“He still coaches me to this day. I have to tell him to chill a little bit because he can get a little rowdy,” Gilmer said while laughing. After every game Alana will get a text from her father wanting to discuss what she needs to improve on. “I get that text, and he’s like, ‘Call me,’ and I’m like, ‘Oh God.’ If I don’t call him I get the question marks.”
Even though Gilmer jokes about her father’s support, she is grateful for his advice and values his feedback.
“Our games are a lot alike,” Gilmer said. “I feel like he knows exactly my game, how I can tweak it and adjust.”
In addition to the lack of playing time at Virginia Tech, Gilmer was also missing the tight relationships that she had in high school. When asked if she had a positive experience with her coaches and teammates as a Hokie, Gilmer responded with an emphatic “no.”
“At Virginia Tech it was; what do you have to do to stay eligible? What can you do to help this team? It was; what more can you give us?” Gilmer said about her coaching staff.
When Gilmer decided to transfer out of the ACC school, Marist College, who recruited her in high school, was at the top of her list.
“Even when I was committed to Virginia Tech, the coaches at Marist were still checking in on me and seeing how I was doing,” Gilmer said. “That always stuck to the back of my mind.”
Gilmer loved the Marist campus and academics, but the winning program also attracted her to become a Red Fox.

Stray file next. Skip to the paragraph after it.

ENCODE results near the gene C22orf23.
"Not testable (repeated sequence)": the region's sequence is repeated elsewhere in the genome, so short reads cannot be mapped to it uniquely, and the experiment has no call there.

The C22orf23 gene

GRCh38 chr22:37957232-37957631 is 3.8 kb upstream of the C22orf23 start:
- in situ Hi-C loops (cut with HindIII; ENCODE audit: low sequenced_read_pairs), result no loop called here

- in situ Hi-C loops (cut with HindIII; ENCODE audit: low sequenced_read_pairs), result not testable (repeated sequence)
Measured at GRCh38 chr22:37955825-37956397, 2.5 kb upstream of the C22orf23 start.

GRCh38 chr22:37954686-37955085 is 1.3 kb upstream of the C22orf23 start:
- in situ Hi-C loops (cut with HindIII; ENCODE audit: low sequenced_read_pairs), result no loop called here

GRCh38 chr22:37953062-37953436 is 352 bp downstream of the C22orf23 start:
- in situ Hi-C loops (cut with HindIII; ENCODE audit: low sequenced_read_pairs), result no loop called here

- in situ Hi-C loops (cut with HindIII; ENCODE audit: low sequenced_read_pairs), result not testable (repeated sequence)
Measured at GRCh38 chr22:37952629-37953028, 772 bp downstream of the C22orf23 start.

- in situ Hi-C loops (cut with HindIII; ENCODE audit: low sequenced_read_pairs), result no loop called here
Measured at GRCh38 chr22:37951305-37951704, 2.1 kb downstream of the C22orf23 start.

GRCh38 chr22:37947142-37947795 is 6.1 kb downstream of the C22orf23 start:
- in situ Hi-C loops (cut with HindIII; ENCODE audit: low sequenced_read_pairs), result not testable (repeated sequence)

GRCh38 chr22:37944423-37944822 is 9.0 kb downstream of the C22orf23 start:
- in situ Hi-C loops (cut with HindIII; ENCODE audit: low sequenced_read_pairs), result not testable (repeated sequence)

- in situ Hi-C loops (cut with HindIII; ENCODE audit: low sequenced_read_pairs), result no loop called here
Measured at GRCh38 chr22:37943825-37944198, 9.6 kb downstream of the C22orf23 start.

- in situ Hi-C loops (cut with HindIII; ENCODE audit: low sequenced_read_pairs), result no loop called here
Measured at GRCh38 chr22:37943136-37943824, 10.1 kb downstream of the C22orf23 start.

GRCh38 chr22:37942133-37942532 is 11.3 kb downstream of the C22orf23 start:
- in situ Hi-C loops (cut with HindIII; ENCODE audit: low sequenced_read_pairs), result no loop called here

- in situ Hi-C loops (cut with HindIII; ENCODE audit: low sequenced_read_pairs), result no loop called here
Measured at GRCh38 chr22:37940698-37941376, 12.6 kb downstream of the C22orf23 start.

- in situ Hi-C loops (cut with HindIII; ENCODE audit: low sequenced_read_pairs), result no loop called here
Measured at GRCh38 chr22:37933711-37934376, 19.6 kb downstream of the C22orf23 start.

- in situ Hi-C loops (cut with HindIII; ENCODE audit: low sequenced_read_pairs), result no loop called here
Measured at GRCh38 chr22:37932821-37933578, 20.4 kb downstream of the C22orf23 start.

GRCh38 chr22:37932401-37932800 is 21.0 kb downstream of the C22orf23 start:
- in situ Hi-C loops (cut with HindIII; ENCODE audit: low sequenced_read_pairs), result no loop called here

“I knew how successful the program was, how successful coach Giorgis has been,” Gilmer said. “He knows how to win.”
Once arriving to Poughkeepsie, Gilmer knew within her first week that she had made the right decision to leave Virginia Tech. She made fast friends with her teammates Maura Fitzpatrick, Rebekah Hand and Hannah Hand. Although only meeting her teammates on Monday, she invited them home with her to meet her family the following Friday for her birthday. Gilmer’s family thought they had known each other for a couple of years because of how well they appeared to know each other.
“I was like no, we actually met a couple days ago,” Gilmer said. “I knew that these girls were just caring. It was just not what I was used to at Virginia Tech. It was a complete change of feel.”
The team’s chemistry has only grown since then, as the girls do pretty much everything together.
“We can count on each other. We can talk to each other about anything,” Gilmer said of her teammates. “Everybody’s homes are always open to one another.”
In the beginning of this season, the team was so close that teammates were hesitant to criticize each other in fear that it would affect their relationships.